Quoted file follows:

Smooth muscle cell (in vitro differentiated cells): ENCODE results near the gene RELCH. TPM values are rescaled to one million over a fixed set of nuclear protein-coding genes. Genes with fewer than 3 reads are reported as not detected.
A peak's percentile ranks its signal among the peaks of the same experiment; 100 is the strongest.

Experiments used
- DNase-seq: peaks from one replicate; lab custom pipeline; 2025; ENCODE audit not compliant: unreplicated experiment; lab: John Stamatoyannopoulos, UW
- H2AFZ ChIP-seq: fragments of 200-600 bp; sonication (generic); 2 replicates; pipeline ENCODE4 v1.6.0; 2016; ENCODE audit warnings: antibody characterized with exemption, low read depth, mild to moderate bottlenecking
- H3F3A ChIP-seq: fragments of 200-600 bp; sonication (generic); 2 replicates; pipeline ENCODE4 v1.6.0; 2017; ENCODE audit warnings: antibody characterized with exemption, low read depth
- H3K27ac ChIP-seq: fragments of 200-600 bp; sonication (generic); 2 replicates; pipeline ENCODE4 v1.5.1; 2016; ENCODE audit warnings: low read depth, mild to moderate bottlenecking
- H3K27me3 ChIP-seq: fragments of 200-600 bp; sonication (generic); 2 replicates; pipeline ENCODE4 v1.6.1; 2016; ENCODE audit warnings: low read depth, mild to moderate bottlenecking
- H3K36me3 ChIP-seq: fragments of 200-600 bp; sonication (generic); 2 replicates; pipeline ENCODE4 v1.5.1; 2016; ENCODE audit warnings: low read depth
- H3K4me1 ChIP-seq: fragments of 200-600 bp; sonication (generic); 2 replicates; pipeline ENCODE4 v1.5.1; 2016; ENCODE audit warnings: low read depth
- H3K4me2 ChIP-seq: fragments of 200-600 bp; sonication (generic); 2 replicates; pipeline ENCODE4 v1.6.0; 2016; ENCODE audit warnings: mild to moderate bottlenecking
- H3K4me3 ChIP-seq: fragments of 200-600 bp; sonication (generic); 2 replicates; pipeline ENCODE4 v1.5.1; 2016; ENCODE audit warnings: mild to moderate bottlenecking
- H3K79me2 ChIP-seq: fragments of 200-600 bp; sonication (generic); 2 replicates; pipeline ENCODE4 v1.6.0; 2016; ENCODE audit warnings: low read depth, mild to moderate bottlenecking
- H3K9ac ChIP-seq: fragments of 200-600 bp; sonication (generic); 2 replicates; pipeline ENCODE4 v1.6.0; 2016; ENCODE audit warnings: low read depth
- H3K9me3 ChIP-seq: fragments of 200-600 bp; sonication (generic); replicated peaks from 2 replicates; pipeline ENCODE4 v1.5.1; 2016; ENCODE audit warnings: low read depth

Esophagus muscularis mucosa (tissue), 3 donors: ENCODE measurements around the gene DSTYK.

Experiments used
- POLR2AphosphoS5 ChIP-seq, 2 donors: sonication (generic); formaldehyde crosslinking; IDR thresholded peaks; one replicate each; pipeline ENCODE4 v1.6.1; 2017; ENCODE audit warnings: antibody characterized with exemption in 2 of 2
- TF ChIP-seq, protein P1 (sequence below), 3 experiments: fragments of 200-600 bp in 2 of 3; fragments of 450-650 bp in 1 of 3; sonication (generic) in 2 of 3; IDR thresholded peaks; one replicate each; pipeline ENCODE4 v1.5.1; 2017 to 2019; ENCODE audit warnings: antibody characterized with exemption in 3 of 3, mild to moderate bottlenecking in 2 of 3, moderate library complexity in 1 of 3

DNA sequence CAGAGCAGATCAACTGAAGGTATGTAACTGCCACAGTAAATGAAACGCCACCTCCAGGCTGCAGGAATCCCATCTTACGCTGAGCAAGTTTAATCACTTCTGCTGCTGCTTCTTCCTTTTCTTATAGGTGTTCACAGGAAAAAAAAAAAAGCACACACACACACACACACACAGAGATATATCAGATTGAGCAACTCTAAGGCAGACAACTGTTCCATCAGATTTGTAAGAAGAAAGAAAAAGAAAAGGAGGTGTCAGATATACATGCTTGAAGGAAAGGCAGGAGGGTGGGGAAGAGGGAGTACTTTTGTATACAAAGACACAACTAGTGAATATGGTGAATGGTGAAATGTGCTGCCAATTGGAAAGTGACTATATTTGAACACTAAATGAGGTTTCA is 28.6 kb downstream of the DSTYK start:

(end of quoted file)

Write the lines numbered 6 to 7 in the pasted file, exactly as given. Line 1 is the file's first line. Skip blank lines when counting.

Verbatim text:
- H3F3A ChIP-seq: fragments of 200-600 bp; sonication (generic); 2 replicates; pipeline ENCODE4 v1.6.0; 2017; ENCODE audit warnings: antibody characterized with exemption, low read depth
- H3K27ac ChIP-seq: fragments of 200-600 bp; sonication (generic); 2 replicates; pipeline ENCODE4 v1.5.1; 2016; ENCODE audit warnings: low read depth, mild to moderate bottlenecking